Writing About Writing – Show, Don’t Tell

Remember a while ago, when I said I’d be starting a new series of posts subtitled “Everything You Know Is Wrong”, to the end of streamlining some topics that I often visit, in the hopes of increasing my output and giving people a reason to visit this blog more often than once every few months?

Remember how I NEVER DID ANOTHER “EVERYTHING YOU KNOW IS WRONG” POST AGAIN?

*ahem*

Welcome to Writing About Writing, the first in a series of similarly themed blog posts, created to the end of streamlining some topics that I often visit, in the hopes of increasing my output and giving people a reason to visit this blog more often than once every few months! This plan will SURELY succeed.

As I’ve mentioned previously, I’ve been doing a lot more creative writing over the past few months, and with that, I’ve also started collaborating with other writers. We proofread, we critique, we revise, we publish, we do it all again within a week. It’s a lot of fun, and it’s got me way more excited about writing than I’ve been in years. And now that excitement is spilling over into this blog, where all of you lovely people out there can read me write about writing ad infinitum! Won’t this be fun?

But first…

Who Am I? Why Should You Care What I Have To Say About Writing?

I’m nobody. I’m some random person in the vast sea of the Internet, writing out my thoughts on a free-to-use weblogging service on a schedule that translates loosely to “whenever the hell I feel like it” whose various musings share few common threads outside of being written by me.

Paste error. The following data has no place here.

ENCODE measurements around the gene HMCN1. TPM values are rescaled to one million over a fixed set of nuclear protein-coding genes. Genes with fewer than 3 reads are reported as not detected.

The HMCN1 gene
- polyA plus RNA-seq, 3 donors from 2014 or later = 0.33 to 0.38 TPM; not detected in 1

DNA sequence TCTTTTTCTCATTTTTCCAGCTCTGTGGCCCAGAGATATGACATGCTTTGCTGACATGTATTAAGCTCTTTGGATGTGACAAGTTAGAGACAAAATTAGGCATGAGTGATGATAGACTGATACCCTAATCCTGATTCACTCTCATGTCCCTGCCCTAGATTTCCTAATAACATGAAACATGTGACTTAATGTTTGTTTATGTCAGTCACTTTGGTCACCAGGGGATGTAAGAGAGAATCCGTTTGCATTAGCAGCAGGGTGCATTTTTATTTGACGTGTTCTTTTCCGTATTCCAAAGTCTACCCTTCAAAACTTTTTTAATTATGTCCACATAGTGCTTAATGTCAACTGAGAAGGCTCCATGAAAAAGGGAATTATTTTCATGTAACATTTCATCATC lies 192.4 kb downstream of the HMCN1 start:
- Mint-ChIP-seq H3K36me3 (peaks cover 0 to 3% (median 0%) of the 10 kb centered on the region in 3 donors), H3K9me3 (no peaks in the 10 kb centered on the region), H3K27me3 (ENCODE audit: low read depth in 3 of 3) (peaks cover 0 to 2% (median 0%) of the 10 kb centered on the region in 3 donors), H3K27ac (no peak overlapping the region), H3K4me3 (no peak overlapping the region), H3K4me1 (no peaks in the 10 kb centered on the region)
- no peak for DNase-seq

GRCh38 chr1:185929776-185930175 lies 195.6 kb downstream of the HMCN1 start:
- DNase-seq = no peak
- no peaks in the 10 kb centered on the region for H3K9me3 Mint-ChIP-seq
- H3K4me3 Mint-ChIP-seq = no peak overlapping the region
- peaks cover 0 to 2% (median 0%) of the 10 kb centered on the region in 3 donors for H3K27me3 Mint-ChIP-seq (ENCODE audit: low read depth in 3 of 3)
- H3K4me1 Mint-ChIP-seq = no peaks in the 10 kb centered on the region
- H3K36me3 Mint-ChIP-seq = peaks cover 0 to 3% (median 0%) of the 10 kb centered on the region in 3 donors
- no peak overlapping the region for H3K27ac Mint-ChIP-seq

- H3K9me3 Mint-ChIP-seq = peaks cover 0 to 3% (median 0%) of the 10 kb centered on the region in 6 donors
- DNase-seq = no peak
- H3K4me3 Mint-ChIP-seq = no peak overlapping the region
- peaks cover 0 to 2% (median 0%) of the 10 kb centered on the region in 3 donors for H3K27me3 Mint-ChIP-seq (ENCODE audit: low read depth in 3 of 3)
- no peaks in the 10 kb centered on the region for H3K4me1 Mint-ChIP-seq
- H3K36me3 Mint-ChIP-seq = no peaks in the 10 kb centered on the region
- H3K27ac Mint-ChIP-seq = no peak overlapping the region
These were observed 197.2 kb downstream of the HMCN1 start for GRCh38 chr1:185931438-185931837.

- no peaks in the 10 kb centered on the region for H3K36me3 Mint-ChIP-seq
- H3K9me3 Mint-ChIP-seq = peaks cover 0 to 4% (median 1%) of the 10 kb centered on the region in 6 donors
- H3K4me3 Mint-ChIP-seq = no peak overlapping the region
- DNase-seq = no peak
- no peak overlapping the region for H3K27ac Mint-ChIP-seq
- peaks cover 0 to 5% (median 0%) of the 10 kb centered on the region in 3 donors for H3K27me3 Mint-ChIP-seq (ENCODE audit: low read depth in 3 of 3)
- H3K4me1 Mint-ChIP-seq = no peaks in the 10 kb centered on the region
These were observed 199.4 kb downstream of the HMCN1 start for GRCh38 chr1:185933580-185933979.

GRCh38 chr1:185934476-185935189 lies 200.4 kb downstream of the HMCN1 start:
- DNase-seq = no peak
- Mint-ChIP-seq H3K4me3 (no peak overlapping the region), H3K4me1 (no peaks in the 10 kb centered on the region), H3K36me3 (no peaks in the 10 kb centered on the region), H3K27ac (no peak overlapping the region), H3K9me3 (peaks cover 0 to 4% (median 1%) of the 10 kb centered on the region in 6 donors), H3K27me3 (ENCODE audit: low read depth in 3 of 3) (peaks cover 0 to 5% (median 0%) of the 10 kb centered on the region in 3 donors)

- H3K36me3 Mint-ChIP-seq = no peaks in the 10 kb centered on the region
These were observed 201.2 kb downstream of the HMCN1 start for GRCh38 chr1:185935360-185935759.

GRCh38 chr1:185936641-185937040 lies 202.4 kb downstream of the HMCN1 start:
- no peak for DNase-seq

I own several books about writing, and I’ve even read some of them. I get NaNoWriMo’s newsletter sent to me regularly. I dropped out of an English degree partly because reading upwards of 40 books in a single semester proved to be a task beyond my capability and, let’s face it, desire to perform.

In short, you probably shouldn’t care what I have to say about writing.

On the other hand, if you’re reading this, chances are that you and I are personally acquainted, and as such, maybe you’ve read something of mine that you’ve liked. Maybe you want to know the kinds of things that go through my mind when I’m writing, just as you’ve read me write about the kinds of things that go through my mind when I do other things that people seem to like. Or maybe you just like me.

So here’s what you need to know about my pedigree as a writer:

  • I like writing a whole lot.
  • Some folks say I’m pretty good at it.
  • I lack discipline and struggle with deadlines.
  • A given individual is statistically more likely to have read one of my fanfics than one of my blog posts.
  • Nothing would please me more than to have some one comment with a complete refutation of everything I say about writing.

If you want to know more, you can seek out some of the work I’ve done outside of this blog. It’s hard to come by, but it’s out there. I’m not putting any links in this post, but I’m sure many of you can follow the trail of breadcrumbs that leads back to other things I’ve written.

With that out of the way…

Show, Don’t Tell

One phrase that you’ll often hear when you get into storytelling – any form of storytelling – is “show, don’t tell”. Generally, this means that it’s easier to engage with an event taking place than in hearing some one describe the event. This translates differently depending on the medium of the story being told; in film, it means that scenes in which something happens are way more exciting than scenes where a character talks about something that happened. In games, in means letting the player DO something is prefereable to having them watch it being done. In comics, it means that illustrations are preferable to descriptions. You get the idea, I’m sure.